Madison Paper Industries workers leaving the plant in March 2016. The plant closed in May of that year. Credit: Ashley L. Conti | BDN

GO Lab, a building products manufacturer in Belfast, said it received a $250,000 award from the U.S. Forest Service to make wood fiber insulation at the former Madison Paper Industries mill, which closed in 2016.

The company said it would use the Wood Innovation Grant to make wood fiber insulation from softwood chips that will be renewable, recyclable, nontoxic and perform as well or better than products now on the market.

“This is not as dangerous for firefighters as carbon-based insulation,” Matt O’Malia, a partner in GO Logic, the parent of GO Lab, told a meeting of the Maine Real Estate and Development Association last Tuesday. Go Logic built the state’s first passive home, which generates enough energy to offset the amount it uses.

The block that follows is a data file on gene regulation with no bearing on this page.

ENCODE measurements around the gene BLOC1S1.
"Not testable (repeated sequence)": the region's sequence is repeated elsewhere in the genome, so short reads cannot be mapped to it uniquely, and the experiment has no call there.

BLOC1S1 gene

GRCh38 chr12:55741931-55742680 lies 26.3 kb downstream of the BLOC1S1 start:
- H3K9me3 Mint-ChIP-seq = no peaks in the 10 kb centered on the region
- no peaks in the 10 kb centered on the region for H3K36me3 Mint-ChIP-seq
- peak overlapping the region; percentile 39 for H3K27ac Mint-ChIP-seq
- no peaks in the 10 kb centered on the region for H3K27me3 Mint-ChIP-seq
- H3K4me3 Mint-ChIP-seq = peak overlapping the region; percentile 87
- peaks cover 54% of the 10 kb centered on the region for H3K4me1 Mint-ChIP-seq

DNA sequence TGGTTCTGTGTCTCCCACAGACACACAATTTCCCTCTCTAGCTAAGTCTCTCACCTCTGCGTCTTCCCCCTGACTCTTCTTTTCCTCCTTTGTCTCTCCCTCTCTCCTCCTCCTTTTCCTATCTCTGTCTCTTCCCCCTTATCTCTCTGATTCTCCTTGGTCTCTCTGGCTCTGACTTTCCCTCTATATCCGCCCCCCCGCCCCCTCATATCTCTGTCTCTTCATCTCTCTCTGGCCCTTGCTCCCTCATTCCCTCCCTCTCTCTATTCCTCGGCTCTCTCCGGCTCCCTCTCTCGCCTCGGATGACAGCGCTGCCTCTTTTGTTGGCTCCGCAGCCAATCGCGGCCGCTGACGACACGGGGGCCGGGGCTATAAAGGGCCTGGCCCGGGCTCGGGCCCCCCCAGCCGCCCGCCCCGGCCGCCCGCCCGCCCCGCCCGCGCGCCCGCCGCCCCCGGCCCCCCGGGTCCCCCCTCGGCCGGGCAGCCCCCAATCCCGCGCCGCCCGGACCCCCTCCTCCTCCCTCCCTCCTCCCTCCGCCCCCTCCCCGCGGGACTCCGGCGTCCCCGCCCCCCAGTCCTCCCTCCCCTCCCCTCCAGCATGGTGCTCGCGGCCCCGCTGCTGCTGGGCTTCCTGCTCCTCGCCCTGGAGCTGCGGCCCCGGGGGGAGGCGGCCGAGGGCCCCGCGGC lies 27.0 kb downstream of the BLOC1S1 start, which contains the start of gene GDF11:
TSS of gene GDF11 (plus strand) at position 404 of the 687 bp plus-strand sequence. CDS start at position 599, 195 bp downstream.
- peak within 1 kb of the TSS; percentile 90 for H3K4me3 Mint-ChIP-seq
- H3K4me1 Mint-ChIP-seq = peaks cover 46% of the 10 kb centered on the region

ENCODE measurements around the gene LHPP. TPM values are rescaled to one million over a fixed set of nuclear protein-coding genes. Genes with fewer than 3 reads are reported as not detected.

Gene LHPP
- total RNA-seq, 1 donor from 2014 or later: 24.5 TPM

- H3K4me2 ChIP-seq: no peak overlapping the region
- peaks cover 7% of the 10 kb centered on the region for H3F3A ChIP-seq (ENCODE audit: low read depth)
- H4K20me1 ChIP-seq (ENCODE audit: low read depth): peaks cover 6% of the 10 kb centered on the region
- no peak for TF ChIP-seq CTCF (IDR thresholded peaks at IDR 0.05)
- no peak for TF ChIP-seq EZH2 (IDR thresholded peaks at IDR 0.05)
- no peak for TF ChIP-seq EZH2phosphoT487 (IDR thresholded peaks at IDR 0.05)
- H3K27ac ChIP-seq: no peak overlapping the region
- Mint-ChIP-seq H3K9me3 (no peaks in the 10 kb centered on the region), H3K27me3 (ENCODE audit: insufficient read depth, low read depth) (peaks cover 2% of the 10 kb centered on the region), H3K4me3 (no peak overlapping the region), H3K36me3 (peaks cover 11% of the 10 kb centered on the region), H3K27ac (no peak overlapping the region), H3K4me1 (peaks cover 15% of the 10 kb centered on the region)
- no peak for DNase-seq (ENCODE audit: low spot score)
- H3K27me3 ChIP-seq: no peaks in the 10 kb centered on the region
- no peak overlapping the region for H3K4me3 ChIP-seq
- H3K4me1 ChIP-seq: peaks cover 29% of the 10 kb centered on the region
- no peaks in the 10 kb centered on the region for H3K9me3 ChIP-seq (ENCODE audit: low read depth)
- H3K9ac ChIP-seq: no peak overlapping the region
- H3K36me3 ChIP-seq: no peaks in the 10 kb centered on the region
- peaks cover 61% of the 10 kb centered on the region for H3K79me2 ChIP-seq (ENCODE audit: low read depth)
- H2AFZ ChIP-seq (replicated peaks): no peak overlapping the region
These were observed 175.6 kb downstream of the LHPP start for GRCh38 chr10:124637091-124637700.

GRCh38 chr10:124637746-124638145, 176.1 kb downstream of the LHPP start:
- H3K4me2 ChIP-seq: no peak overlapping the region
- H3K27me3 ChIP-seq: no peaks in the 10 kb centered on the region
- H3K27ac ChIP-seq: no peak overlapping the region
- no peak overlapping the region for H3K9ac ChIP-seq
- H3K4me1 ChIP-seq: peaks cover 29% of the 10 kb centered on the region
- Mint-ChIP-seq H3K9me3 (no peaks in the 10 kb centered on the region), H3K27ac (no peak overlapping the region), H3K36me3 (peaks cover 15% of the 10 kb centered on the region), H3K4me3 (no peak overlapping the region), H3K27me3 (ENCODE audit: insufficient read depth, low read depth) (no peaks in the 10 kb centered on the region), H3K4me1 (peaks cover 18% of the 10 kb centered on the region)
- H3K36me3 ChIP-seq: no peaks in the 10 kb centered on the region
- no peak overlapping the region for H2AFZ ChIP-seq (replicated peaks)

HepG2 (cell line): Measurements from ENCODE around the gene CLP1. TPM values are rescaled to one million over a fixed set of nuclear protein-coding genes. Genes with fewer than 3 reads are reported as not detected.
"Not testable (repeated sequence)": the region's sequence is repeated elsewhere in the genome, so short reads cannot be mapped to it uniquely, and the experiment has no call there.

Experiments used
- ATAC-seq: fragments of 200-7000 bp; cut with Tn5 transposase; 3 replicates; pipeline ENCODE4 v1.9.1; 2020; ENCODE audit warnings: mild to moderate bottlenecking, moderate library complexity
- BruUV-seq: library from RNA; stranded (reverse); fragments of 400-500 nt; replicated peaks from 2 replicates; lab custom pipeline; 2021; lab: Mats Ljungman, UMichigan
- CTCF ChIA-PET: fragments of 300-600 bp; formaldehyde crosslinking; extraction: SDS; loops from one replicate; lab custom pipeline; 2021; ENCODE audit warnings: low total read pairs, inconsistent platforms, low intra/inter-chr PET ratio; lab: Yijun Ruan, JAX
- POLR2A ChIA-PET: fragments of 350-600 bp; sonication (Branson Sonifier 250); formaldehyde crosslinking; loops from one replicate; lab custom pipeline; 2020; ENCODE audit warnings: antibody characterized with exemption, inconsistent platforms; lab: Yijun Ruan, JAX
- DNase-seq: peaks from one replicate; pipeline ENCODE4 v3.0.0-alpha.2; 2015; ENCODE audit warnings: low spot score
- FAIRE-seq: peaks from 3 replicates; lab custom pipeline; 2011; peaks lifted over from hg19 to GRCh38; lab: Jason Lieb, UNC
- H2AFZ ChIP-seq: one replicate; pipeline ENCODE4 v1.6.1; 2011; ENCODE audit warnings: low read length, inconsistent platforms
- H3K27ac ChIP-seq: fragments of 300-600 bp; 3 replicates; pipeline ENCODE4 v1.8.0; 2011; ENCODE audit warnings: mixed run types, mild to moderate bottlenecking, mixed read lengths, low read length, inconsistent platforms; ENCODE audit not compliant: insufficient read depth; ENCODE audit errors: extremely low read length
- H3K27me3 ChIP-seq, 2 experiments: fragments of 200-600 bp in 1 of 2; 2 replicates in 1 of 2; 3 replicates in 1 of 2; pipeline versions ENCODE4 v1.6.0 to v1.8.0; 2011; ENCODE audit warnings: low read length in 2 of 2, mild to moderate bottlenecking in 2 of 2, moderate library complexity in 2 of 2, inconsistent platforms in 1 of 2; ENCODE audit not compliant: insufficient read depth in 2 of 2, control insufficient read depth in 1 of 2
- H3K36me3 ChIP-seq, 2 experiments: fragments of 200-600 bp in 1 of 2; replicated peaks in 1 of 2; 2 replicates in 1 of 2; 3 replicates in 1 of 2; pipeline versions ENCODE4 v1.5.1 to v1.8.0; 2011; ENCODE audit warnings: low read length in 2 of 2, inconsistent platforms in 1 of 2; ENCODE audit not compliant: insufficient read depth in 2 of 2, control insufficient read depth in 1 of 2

“We’ll start wood fiber insulation production next year in Madison,” he said. “We’ll employ 110 people.” GO Lab said the annual revenue will be about $70 million.

The company said its production facility, to be located at the former paper mill in Madison, will consume 180,000 tons of softwood chips annually.

The forest service grant will let GO Lab test its wood fiber boards, batts

and blown-in insulation products.

The company in April also won a $750,000 Emerging Technology grant from the Maine Technology Institute to develop the insulation.

The grant also will support marketing efforts to help educate customers on

how GO Lab’s products fit with U.S. building codes.

During the past decade, low harvest rates, aging forests, mortality from insect and disease infestations and extreme weather have created conditions that fuel catastrophic wildfires, according to the U.S. Forest Service.

The service’s Wood Innovation Grant program aims to support the development of consumer products that use the excess forest material that fuels wildfires.

“Public–private partnerships supported by investments in wood innovations are key to managing wildfire risk and supporting healthy forests,” said U.S. Forest Service Chief Vicki Christiansen.